Climate change is known to be one of the biggest threats to human health, even more, dangerous than some viruses. According to Euronews, Researchers have identified 10 effects on the human body caused by climate change. Some of these climate change illnesses may be familiar to you, and others may be unexpected to you.
Heat stress on the heart
As the Earth’s temperature rises over the next 20 years, more global warming records will be broken, and as a result, we will see more and more deadly waves like heat and wildfires. An estimated five million people die each year from heart failure in extreme temperatures. All this news increases tension and anxiety. Extreme temperatures have been found to kill 5 million people each year.
A 2022 sleep disorder study led by Clinton Miner of the University of Copenhagen found that rising temperatures due to climate change have significantly changed sleep patterns around the world. Using tracker wristbands to collect sleep data from 47,000 people in 68 countries, Minor said: “People sleep less on average hot nights, which ultimately leads to negative health consequences.”
However, not everyone is affected equally by rising temperatures. “While heat can make everyone have trouble sleeping, it has a greater effect on certain groups, such as the elderly, women, and people from low-income countries.”
Ozone is a gas naturally found in Earth’s atmosphere that protects it from the sun’s ultraviolet rays. Terrestrial ozone, which is dangerous to our health, is produced when pollutants emitted by cars or chemical plants react with the sun.
Ozone depletion and particulate matter depletion lead to decreased lung function, especially if people have been exposed to air pollution since childhood. The most common concerns about air pollution are asthma, rhinosinusitis, chronic obstruction, lung disease, and respiratory tract infections.
On unusually hot days, which we will see more of in the coming years, the Earth’s ozone level can reach unhealthy levels and the risk of breathing ozone-containing air increases.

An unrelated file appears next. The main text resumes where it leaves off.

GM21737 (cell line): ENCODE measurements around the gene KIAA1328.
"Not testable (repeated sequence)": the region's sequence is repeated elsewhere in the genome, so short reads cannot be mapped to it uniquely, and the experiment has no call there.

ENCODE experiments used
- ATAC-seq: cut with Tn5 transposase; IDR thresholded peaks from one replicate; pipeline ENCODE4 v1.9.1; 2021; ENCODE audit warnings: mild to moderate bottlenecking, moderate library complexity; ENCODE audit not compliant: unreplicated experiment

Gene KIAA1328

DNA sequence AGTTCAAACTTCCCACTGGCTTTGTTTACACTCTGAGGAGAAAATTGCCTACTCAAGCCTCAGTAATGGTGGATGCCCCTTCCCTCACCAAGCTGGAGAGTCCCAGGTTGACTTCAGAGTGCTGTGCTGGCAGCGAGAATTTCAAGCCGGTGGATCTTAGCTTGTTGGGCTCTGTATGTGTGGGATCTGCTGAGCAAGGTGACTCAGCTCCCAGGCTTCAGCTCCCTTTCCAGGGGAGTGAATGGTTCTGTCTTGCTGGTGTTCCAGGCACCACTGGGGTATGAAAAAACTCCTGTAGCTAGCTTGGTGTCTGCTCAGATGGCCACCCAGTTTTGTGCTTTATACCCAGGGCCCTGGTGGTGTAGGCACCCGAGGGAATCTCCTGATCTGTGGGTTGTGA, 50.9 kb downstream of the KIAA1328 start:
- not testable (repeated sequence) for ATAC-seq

Dehydration due to increased heat can damage the kidneys, since the kidneys rely on water to help excrete waste from the blood in the form of urine. When more water is lost due to dehydration, there are more minerals and wastes in the urine.
This can lead to the formation of crystals that develop into kidney stones. The risk is especially high for the elderly, who may have kidney failure.
From 1950 to 2005 the amount of pollen increased due to 9% to 31% more photosynthesis. This increase can exacerbate allergy symptoms such as sneezing, coughing, itchy eyes, headaches, and earaches.
When air pollution enters the bloodstream through the lungs and heart, the narrowing and hardening of the blood vessels increases the risk of heart disease. A 2018 London study found that suspended particles from increased air pollution enter the bloodstream, making the blood more viscous and forcing the heart to work harder to pump the body. What causes heart failure.
One of the lesser-known effects of air pollution is mentioned by Dr. Gareth Nye, professor of anatomy and physiology at the University of Chester in the UK. “A study of 18,000 pairs in China found that people living with relatively high levels of particulate matter were 20% more likely to become infertile,” he said. Since 30% of couples have trouble conceiving for no apparent reason, it’s important to consider air pollution as a possible cause.
Rising temperatures also lead to food shortages. This is especially evident in communities whose livelihoods in the South depend on agriculture and fishing. Changing rainy seasons, rising sea temperatures and severe weather events can lead to severe malnutrition in developing countries. Malnutrition can also cause health effects such as heart disease, cancer, diabetes, and stunted growth.
Research shows that some forms of environmental disturbances are on the rise. This disorder is especially common among young people who are afraid of the future. A global study published in 2021 found that 60 per cent of the world’s 10,000 young people are deeply concerned about climate change and 56 per cent said they believe humanity is doomed.
Microplastics found in the body
Plastics not only harm our health due to climate change but also have adverse effects on the human body due to their reckless use. Microplastics are very small pieces of debris found in the environment that can enter the human body.
Scientists fear that these nanoparticles reach all our organs through the blood.
Research shows that newborns, who may have swallowed microplastics from plastic toys and mats, have 15 times more microplastics in their stool than adults. Due to the presence of microplastics in human blood, extensive research has been initiated on their effects on human health.
More about Climate change
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- Flood threat in Kashmir may increase due to increase in monsoon rains
- Less air pollution will increase agricultural production by 8% in India: Study